This anecdote raises the question, is “whom” history?
My 4 year old corrected my wife today. My wife used “whom” in a sentence (properly, mind you) and my daughter said “mama, sometimes you say a weird word, ‘whom’, when what you should be saying is ‘who’. ‘Whom’ is not a real word.”
The four-year-old is right, in a way:
What has my friend’s four-year-old learned? There’s a pronoun who. It’s a question word that can start sentences like “Who is that?” Adults also use it all the time in questions like “Who’d you invite over?” and “Who are you talking about?” It also can kick off a relative clause: “She’s the colleague who sits next to me,” and “She’s the colleague who I’ve started to become friends with.” In other words, the girl has heard revered, trusted adults (parents, teachers) using who as a subject, a direct object and an object of a preposition. Rule: who is used in all these roles.
And then comes this occasional weird variant. Every once in a while, mummy or daddy, for no obvious reason, uses whom in the exact same place they usually use who. Grown-ups are silly. They don’t let me cut my own hair, they insist on eating disgusting green plants, and they occasionally misspeak. Mommy, it’s who, not whom.
The thing is, the girl’s rule is right: who is used in all these roles. Geoffrey Pullum makes a distinction between Normal and Formal language, and most English-speakers today, when in Normal mode, steer clear of whom. We leave out the relative pronoun (That’s the friend I’m inviting to dinner) or just use who. Children are rarely exposed to Formal, and have little concept of register. Whom is just weird for them. A search of the Spoken category of the Corpus of Contemporary American English finds that I is about eight times more common than me—but who is 57 times more common than whom. It appears just 53 times out of every million words. That number would be even lower in the language used around a four-year-old. No wonder she might process it as a mere glitch in Mommy’s English.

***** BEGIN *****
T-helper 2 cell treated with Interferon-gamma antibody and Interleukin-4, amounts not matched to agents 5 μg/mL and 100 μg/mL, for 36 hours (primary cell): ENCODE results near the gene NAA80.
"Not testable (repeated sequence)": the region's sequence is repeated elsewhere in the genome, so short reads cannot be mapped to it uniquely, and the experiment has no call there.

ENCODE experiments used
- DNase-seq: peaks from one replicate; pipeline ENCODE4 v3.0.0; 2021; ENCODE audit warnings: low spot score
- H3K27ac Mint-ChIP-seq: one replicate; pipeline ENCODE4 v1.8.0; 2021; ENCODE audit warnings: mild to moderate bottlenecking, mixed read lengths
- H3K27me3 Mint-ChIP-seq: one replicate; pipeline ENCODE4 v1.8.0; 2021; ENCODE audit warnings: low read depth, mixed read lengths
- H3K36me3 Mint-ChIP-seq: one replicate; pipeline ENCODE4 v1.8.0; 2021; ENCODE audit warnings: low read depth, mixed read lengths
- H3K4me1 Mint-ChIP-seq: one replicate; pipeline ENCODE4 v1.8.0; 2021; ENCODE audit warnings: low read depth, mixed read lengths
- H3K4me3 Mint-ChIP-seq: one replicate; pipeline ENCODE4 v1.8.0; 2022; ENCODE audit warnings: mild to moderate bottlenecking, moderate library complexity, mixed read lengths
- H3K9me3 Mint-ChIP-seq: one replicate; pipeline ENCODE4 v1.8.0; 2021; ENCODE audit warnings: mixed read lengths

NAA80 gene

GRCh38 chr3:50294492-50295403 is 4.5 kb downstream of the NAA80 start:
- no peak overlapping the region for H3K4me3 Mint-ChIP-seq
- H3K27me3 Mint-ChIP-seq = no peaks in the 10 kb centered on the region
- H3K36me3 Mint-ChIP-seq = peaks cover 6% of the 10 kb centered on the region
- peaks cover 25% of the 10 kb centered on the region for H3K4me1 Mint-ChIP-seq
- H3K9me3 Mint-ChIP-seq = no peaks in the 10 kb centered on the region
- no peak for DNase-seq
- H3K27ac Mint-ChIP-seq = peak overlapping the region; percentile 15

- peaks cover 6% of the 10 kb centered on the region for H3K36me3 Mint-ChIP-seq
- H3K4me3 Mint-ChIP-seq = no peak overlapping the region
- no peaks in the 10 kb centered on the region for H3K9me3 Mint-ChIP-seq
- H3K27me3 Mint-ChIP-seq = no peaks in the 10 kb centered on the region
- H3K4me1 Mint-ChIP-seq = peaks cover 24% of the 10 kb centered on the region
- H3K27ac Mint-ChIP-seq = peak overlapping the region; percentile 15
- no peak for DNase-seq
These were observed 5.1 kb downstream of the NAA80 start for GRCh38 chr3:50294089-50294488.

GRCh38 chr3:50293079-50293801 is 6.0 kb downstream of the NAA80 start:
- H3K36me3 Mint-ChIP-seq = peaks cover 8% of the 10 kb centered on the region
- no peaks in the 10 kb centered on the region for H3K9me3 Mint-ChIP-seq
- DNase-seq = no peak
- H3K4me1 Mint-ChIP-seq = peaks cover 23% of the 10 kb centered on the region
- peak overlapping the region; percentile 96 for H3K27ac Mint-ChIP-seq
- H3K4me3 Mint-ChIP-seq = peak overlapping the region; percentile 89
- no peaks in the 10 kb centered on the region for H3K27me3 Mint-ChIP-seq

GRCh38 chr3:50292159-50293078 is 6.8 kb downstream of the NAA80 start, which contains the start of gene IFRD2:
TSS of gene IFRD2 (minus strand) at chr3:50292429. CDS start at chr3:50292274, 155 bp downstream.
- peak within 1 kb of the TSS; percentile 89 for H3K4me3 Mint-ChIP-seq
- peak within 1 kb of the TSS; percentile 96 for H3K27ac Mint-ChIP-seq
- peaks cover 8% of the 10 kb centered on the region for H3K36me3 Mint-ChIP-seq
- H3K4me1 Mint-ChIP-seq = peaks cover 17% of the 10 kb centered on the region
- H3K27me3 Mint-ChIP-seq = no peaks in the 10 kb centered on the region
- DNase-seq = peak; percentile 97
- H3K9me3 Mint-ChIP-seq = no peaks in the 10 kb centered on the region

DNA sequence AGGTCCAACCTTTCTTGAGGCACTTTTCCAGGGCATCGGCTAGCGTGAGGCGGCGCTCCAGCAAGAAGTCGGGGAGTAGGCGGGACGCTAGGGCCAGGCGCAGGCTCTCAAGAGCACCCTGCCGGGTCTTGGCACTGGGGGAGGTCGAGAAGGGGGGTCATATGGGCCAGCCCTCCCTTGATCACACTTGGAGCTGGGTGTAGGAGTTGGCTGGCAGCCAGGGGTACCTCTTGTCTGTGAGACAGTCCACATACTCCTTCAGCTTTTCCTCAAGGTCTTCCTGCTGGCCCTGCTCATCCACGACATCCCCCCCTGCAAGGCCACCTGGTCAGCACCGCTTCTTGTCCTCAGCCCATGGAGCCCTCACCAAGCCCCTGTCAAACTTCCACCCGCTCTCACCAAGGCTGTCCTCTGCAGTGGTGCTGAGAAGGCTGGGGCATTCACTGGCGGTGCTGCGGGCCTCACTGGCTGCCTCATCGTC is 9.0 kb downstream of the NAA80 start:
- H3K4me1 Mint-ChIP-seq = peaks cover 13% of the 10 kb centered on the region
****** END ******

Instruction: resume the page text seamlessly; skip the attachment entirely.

My friend asked “language change in action?” Yes, probably, but his daughter is reflecting, not driving the change here. (Kids do drive all kinds of other changes, especially when they become teenagers and play with language self-consciously.) Here, she’s just seeing that hardly anyone uses whom. Our societies increasingly prize spontaneity, authenticity and “just talking” over polish and elaborate formality. In other words, Normal.
Since whom is becoming less common, many people can’t use it properly even when they are aiming for Formal. (A common mistake is using it in a subject role, for example: That’s the candidate whom I hope will win the election. Here, the mistake is in thinking that I hope turns who into an object. But the clause is really who will win the election, with I hope just an interpolation.) The unease over whom just makes people avoid it more.
I think whom has a long life left in it, though, for non-grammatical reasons. Educated people prize language, and the mastery of Formal. Their status at the top of the social heap is an incentive to treat the proper use of whom as a sign of intelligence, not just the Formal register. They do most of the edited and published writing we consume. And so whom will live in print for a good long time, even as many of those same people ignore it when they’re chatting at the proverbial water cooler.
Kids will go on reaching secondary school being taught, for the first time, how to use who‘s strange cousin. They will also be learning a meta-linguistic lesson: sometimes you don’t use the language that comes most naturally to you. And finally, when they have kids, they’ll start explaining the whole strange story to them in turn.